The little white church’s caroling dinner was turning into a big production. Still, even though I had more on my plate to plan, I couldn’t begrudge my parents the delight they were getting from being part of the Christmas celebrations at a church, while quite a distance away from them, was fast-becoming their family of faith. There was no denying, too, my mom sounded really excited to be buying gifts for what would be a handful of children.

Perhaps it was because there were no grandchildren in our family that made my mom interested in showering the children at the church with gifts. I had always wrestled with God as to why I never had the opportunity to have children of my own. Now, though, as pastor of the little white church, I was blessed with many children to love and nurture in the faith. Slowly I processed the pain in my own life and realized the healing and wholeness of God’s plan for my life.

The night of the caroling dinner came and it was turning out to be a beautiful, low-key night, in spite of the extra Santa event that was to take place.

The casseroles came in and were set out. Folks gathered around the table. I said a blessing over the food. Bread was broken. Laughs were shared. And throughout the night, as my mom and dad sat at the table smiling with the secret they had for the children, I kept saying to the kids, “Do you hear that?”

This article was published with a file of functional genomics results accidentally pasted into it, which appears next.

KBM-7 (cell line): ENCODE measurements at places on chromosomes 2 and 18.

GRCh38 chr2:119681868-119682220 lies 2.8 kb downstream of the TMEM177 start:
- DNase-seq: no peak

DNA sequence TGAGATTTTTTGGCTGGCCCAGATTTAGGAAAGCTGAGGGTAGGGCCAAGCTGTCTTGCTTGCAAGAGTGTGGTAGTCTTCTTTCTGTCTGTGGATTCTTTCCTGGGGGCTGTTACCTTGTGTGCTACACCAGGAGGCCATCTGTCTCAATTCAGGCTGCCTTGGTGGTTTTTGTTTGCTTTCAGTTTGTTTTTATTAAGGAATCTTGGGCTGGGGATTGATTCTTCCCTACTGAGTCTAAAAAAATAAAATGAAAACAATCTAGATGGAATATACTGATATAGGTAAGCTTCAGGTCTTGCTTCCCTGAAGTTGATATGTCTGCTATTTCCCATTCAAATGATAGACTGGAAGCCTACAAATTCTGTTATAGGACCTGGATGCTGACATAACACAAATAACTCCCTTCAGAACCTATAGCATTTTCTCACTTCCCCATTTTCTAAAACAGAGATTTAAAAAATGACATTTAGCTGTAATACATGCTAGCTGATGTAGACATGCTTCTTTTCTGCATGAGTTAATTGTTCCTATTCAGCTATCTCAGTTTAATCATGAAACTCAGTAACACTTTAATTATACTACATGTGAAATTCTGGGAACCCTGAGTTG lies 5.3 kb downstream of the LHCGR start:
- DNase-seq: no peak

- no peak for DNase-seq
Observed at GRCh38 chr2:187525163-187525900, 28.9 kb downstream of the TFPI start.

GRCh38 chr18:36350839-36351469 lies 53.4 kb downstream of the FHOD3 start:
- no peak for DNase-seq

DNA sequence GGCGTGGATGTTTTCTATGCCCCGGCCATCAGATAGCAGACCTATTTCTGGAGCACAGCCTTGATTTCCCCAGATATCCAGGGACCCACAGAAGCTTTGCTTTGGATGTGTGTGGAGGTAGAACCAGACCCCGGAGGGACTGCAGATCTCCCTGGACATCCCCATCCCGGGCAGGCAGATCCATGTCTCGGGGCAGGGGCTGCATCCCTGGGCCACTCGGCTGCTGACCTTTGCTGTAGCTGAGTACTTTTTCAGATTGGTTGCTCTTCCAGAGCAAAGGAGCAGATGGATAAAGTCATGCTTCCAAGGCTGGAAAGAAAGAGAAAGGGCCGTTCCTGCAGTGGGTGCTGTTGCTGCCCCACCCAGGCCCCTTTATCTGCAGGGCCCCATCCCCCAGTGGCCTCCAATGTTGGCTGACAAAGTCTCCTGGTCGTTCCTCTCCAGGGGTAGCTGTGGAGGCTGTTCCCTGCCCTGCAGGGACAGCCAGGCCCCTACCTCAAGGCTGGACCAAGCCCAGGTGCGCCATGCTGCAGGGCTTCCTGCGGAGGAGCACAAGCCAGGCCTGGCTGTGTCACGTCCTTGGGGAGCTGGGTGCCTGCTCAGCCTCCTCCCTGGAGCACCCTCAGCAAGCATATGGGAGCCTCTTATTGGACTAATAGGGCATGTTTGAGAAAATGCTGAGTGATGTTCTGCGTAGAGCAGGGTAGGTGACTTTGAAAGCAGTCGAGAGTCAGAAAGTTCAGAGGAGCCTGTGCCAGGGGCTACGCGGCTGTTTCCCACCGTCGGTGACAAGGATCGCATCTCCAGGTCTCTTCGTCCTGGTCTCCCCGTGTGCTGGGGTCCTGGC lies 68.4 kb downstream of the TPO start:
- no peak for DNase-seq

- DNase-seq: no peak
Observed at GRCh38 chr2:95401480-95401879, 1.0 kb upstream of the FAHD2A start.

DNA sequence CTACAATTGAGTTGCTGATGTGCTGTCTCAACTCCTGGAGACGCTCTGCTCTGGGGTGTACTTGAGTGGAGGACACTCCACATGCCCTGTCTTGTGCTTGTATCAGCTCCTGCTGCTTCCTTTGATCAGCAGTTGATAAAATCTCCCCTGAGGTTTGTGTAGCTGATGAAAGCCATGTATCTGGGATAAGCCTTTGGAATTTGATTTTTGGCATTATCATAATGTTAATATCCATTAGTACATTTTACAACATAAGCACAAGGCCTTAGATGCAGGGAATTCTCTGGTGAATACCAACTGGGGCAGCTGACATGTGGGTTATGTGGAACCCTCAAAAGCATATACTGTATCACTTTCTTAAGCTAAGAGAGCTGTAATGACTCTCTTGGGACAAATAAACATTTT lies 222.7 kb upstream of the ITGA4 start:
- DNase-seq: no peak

They would all get quiet trying to hear what I was hearing.

“Do you hear it?” I asked again. They all began to squeal, “What, Pastor Donna?”

“Bells. I hear reindeer bells. I think Santa is in our village tonight,” I said.

The older kids gave me “are you kidding me?” looks, while the younger children’s eyes grew wide with excitement and awe. One little boy in particular seemed very intrigued with these mysterious reindeer bells only I was hearing.

All throughout the dinner I would interrupt the children’s chatter and laughter with an impromptu, “Do you hear it? I just heard the bells again!”

Older kids’ eyes rolled growing tired of the “joke.” But little eyes grew wider and wider.

It was time for me to gather the children and begin reading the nativity story. That was my father’s cue to sneak out the chapel door and go outside to the sanctuary door that I had unlocked for him. He would have to walk through the cold and dark sanctuary to get to my office, which sat off the side of chancel. My dad, once transformed as Santa, would then go back outside and jingle the bells he had with him. That would be my cue to say to the children once again, “Do you hear that? I hear reindeer bells. I think Santa’s here.”

The Santa plan went perfectly. At the end of our discussion about the holy night in which Jesus was born, the soft jingle of bells could be heard approaching the chapel door.

“Do you hear that?” I said.

The kids heard, but instead of jumping and running to the door, they looked stunned. I wasn’t expecting that look.